WASHINGTON, November 16, 2009 – The difference in the adoption of high-speed internet technology between the technological savvy and the unsophisticated may not constitute a digital divide so much as a lag between lower- and high-income groups, according to experts assembled by the Georgetown Center for Business and Public Policy.
In a report by Kevin Hassett and Robert Shapiro, “Towards Universal Broadband Flexible Broadband Pricing and the Digital Divide,” the authors honed in on the effects broadband pricing. They presented their research at a Friday morning event.
“The percentage of homes connected to broadband service increased from 33 percent in spring 2005 to 63 percent in spring 2009,” said the report.
According to John Mayo, executive director of the Georgetown Center for Business and Public Policy, the deployment of any technology that has this type of increase rate appears to have a success story, but “the deployment has not been uniform.”
Broken down into the categories of wealth and race, Hassett and Shapiro found that the use of broadband was more common in the past for people of higher income than it was for people who were poorer.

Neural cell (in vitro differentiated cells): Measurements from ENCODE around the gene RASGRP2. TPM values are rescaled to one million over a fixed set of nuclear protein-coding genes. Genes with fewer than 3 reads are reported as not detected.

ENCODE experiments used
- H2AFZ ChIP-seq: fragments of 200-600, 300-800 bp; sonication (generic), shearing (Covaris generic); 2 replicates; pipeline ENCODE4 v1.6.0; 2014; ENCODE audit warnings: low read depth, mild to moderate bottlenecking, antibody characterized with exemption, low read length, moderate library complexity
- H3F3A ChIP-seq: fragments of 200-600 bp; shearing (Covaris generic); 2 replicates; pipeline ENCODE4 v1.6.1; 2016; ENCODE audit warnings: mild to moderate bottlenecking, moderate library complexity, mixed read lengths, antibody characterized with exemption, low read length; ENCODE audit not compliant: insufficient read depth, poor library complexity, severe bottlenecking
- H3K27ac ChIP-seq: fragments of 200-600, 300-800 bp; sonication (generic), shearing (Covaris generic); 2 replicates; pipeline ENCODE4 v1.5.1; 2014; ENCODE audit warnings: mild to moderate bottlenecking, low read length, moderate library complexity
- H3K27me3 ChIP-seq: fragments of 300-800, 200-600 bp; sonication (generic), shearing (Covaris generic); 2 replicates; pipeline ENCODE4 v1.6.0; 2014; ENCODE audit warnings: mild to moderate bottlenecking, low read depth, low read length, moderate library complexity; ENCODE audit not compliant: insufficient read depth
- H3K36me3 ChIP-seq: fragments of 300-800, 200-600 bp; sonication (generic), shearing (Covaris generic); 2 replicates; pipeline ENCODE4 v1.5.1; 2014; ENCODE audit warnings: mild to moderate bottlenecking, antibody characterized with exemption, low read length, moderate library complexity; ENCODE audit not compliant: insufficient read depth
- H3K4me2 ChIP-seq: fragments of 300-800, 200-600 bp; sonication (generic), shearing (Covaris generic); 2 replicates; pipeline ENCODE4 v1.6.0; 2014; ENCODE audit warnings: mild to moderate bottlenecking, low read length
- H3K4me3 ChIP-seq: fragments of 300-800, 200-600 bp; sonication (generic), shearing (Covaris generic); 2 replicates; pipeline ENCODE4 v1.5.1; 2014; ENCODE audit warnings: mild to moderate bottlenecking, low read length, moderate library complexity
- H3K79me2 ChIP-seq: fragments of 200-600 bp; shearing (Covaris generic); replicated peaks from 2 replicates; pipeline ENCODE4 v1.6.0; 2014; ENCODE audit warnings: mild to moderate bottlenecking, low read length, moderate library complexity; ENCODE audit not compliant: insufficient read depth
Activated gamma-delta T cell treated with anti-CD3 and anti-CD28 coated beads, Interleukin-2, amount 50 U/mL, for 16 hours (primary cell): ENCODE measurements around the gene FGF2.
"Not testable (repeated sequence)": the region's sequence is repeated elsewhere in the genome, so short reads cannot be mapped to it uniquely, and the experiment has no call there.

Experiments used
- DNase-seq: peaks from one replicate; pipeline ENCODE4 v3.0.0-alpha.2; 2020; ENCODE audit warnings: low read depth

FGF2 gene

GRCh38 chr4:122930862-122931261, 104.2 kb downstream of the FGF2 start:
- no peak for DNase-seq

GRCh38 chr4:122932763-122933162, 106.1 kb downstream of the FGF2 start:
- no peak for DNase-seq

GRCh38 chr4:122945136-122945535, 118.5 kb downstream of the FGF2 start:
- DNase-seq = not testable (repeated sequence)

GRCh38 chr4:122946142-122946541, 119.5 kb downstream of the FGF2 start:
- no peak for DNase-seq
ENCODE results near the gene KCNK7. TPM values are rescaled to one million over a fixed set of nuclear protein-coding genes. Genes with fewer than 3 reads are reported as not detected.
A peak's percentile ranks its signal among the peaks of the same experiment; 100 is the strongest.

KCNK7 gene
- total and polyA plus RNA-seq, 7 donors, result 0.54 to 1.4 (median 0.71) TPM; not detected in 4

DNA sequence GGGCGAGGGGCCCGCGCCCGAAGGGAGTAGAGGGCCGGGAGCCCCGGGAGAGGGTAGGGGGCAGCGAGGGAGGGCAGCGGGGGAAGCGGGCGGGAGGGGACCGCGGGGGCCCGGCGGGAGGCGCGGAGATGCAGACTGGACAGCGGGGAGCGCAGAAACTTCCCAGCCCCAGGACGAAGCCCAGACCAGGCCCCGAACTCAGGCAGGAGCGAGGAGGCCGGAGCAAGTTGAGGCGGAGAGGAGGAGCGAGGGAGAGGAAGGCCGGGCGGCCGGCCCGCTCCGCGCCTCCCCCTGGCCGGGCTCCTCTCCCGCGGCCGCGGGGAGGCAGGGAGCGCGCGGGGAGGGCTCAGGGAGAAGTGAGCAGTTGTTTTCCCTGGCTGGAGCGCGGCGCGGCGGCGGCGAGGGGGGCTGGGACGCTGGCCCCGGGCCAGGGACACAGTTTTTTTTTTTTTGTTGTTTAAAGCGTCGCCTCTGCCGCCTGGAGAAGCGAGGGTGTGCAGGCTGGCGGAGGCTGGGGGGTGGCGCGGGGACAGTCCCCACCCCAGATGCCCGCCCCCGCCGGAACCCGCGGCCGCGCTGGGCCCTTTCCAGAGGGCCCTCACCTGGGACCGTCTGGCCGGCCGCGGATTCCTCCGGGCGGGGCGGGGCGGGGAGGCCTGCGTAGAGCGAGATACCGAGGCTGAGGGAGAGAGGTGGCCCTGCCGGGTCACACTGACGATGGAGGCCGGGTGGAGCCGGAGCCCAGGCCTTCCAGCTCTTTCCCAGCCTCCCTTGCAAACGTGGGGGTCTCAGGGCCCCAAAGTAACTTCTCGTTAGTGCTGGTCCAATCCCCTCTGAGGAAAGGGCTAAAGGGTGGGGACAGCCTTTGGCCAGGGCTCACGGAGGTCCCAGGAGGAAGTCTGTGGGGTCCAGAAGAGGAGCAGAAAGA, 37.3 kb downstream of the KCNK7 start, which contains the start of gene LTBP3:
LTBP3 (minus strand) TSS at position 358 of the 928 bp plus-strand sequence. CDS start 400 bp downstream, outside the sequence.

“The factors that drive technological advances are price decreases,” Shapiro said. In addition, “As the value of technology advances, bringing the price down, they diffuse across income groups.”
While 63 percent of the country is currently connected to broadband, 37 percent are not connected; they are the ones who are currently feeling the effects of being disconnected.
“There is an idea that a lot of investment is needed for bandwidth,” Hassett said. He criticized that perspective.
Using the example of a provider investing $300 million in higher capacity to make its service more appealing to consumers, Hassett countered: two-thirds of the country is already connected with broadband and the other third could not possibly afford it. How is the provider going to make up its $300 million investment and still keep prices low? It just isn’t possible, he said. The provider would need to increase their price.
Shapiro and Hassett also looked at different possibilities to help the deployment of broadband to those who cannot afford a monthly payment plus premiums.
Leaving the prices that people pay at the level they are now is one suggestion. Using this model, Shapiro and Hassett found that with no price increases for broadband, “we would expect to see universal broadband by 2017.”
Hassett and Shapiro touted the tiered pricing system that, they said, had been used in Norway and in Korea. Under such a system, price is connected to the amount of bandwidth used: instead of being one flat rate.
Only being charged for the bandwidth that is being used could be of benefit for those who are “sensitive of the increase price of broadband as their income falls,” said Hassett.